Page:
You have to wonder how far Android can go in the low-cost handset world. It’s a mobile operating system designed to work best on large screens and in phones with competent specifications. Compromises in both areas deplete the value of Android. So can a £60 Android handset really offer enough?
Rock bottom price
The Vodafone Smart is the least expensive Android handset we’ve seen. At just £60 on Vodafone pay-as-you-go, it seems almost too good a price to be true. But if we start by looking at the positives, there does seem to be a lot of goodness here.
HSDPA, Wi-Fi, Bluetooth, GPS, 130MB of memory, a 2GB microSD card, and a fairly solid build are all positive attributes of the 106x56x12mm, 100g handset. So is the presence of Android 2.2. On the face of it, then, just listing key specifications, things seem OK.
One thing Android really benefits from is a large screen. The 2.8in display on offer here is really too small to do Android justice. And its 240×320-pixel resolution means you can’t see a great deal on screen at any one time. Web browsing and video viewing suffer in particular, but so does general interaction. If you’ve really small hands the on-screen keyboard might be usable, but most adults are likely to find it difficult to hit the keys with precision.
And while the capacitive display is responsive to the finger, it’s not very good at all outdoors in bright sunlight. There were times during our testing when it was literally unviewable. To add another woe to screen usability, there’s no pinch-to-zoom. Its absence is a real blow, since pinching the screen is a key usability feature, and especially comes into play with web browsing.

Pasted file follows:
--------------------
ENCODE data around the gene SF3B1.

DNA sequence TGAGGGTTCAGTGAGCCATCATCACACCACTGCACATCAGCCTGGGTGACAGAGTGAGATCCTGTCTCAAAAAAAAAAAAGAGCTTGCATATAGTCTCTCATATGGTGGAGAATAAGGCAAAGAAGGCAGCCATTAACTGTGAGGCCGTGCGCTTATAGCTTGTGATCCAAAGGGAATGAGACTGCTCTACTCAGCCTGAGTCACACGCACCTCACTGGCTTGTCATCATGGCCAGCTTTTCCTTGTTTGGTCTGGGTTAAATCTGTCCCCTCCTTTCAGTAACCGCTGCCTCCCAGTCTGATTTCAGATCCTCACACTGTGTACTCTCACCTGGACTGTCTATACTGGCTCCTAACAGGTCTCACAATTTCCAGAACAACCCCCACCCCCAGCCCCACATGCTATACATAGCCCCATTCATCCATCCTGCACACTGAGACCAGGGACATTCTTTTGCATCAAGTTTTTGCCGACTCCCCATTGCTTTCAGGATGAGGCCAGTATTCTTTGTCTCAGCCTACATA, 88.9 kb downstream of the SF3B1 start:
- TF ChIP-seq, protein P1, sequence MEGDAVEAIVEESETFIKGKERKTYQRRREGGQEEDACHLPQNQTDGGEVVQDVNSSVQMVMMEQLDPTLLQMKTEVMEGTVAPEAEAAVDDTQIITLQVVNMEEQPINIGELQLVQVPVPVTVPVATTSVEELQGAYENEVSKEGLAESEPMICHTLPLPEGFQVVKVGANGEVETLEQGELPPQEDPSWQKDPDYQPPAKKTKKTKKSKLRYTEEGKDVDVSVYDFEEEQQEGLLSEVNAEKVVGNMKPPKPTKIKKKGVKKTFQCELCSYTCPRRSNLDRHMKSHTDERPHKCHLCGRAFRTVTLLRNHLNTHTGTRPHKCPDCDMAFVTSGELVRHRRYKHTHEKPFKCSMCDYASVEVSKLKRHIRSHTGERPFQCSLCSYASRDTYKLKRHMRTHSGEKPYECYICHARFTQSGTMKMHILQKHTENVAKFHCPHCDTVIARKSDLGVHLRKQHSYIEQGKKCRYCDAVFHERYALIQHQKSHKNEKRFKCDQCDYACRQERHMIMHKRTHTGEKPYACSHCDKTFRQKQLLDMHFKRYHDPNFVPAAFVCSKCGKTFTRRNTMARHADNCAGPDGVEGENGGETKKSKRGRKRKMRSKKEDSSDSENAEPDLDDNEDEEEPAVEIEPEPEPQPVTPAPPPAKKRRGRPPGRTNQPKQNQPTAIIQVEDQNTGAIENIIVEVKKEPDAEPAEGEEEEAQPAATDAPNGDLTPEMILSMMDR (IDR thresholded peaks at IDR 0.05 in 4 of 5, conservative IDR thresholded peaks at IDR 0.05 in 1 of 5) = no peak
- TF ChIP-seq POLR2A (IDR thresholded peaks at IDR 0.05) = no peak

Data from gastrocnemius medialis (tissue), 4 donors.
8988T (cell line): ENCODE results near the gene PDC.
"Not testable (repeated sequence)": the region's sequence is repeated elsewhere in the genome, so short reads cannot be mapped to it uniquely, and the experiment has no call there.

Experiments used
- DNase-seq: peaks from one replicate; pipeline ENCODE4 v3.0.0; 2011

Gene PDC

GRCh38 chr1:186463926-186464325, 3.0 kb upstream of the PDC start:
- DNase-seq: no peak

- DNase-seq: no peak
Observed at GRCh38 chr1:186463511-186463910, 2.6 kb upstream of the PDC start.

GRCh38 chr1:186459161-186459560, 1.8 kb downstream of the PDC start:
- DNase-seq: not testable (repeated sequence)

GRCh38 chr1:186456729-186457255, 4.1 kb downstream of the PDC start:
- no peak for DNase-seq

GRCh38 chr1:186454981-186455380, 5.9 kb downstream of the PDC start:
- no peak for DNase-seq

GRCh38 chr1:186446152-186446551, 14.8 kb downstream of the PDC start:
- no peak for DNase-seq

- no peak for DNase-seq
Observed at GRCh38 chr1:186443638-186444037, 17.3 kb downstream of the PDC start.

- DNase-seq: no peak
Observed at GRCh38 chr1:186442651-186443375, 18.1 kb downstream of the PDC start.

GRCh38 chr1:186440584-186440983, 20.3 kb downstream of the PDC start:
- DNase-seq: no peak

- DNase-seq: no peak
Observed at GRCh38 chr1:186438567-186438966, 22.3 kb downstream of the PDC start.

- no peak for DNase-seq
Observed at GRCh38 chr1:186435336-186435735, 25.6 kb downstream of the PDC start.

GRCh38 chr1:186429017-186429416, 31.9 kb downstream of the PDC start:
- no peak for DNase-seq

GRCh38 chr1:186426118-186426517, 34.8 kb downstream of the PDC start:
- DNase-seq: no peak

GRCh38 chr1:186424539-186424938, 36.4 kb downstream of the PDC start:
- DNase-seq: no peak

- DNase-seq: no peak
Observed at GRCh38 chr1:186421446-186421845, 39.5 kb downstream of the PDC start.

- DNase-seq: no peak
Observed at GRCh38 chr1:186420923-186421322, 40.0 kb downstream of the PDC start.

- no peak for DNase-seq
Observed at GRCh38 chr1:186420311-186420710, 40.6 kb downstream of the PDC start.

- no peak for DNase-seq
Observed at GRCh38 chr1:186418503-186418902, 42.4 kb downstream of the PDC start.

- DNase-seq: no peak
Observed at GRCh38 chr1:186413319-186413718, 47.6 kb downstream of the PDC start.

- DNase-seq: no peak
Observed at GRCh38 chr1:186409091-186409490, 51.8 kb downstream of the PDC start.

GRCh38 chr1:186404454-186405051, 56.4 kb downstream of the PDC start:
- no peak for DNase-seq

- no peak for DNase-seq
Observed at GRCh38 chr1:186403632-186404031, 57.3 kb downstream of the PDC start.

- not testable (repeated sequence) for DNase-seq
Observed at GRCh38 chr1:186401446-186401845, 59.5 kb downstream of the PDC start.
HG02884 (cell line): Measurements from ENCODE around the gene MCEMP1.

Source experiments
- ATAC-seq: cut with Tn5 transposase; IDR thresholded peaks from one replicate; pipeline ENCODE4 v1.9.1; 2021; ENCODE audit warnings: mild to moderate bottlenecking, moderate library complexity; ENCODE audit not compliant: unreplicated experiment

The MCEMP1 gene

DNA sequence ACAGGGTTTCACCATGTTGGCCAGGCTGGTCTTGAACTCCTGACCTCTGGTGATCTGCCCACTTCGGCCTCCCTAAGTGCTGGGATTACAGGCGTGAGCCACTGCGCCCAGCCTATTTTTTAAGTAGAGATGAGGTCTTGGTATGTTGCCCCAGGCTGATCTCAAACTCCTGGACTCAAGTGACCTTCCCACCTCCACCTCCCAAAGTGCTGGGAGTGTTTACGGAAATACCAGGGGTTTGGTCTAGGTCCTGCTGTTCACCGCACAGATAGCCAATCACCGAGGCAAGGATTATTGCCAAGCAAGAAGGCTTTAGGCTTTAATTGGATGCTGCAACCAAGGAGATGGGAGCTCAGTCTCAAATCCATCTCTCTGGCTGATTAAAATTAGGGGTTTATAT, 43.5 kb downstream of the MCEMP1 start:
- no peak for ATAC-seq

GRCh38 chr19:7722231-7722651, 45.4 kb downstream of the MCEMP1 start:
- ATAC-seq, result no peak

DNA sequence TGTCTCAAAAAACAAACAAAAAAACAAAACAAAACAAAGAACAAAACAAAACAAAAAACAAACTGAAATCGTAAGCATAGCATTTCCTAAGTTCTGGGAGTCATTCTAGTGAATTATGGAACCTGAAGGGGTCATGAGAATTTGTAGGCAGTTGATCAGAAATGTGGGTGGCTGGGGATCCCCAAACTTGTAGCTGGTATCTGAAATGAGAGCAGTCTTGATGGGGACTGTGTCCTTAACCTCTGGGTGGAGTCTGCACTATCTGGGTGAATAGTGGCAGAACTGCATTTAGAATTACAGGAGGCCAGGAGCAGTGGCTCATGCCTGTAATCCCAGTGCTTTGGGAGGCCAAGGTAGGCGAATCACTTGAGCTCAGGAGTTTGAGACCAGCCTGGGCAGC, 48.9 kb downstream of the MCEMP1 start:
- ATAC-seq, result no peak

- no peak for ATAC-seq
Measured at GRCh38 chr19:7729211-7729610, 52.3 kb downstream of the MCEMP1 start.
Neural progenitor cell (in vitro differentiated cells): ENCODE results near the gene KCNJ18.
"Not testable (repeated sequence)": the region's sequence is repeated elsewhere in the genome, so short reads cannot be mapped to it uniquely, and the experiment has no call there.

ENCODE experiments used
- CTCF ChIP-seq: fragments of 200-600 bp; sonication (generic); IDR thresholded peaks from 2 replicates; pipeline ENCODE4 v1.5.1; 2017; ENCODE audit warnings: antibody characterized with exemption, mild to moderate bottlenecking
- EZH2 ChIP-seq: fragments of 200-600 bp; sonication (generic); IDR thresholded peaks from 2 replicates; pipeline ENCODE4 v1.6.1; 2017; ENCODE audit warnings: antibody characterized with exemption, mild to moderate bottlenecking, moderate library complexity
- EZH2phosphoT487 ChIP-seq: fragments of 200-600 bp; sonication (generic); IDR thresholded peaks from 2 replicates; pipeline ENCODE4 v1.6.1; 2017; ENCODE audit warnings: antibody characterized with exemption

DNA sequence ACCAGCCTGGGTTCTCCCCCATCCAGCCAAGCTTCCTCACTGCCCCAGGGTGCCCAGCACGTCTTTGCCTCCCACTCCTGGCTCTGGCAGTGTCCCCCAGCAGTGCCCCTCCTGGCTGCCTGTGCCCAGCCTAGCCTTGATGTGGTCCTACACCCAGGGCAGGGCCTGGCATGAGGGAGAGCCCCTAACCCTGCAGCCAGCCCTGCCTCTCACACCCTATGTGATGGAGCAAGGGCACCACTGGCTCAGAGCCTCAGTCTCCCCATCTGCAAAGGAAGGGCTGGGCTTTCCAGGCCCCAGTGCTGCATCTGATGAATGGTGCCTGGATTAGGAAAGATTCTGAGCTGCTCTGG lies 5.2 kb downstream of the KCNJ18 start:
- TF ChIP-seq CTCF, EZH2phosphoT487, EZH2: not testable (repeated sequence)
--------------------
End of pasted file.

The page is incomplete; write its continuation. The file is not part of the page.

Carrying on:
To help lure you in, Vodafone is offering the ability to design your own custom backplates for the Smart. There’s a web site through which you do this, and you can import your own images if you want to. For £10 you can produce a backplate that nobody else has got.
While this is a neat feature, there’s just too much that’s not right here. The 2-megapixel camera is way below par in pixel terms and shoots poor photos. The 528MHz processor does an OK job in general, but is not up to supporting Flash, so there’s no in-web video viewing. Even the battery life is poor – though, to be fair, you ought to get through a day if you are quite frugal.
Contact: Vodafone on 08080 408408
- An Android 2.2 smartphone for just £60.
- Slow processor, lack of Flash support and no pinch-to-zoom.
We find it hard to recommend the Vodafone Smart. If it proves anything, it is that there is a point beyond which compromises with Android handsets just become silly. We don't think the Smart offers a good Andrioid experience.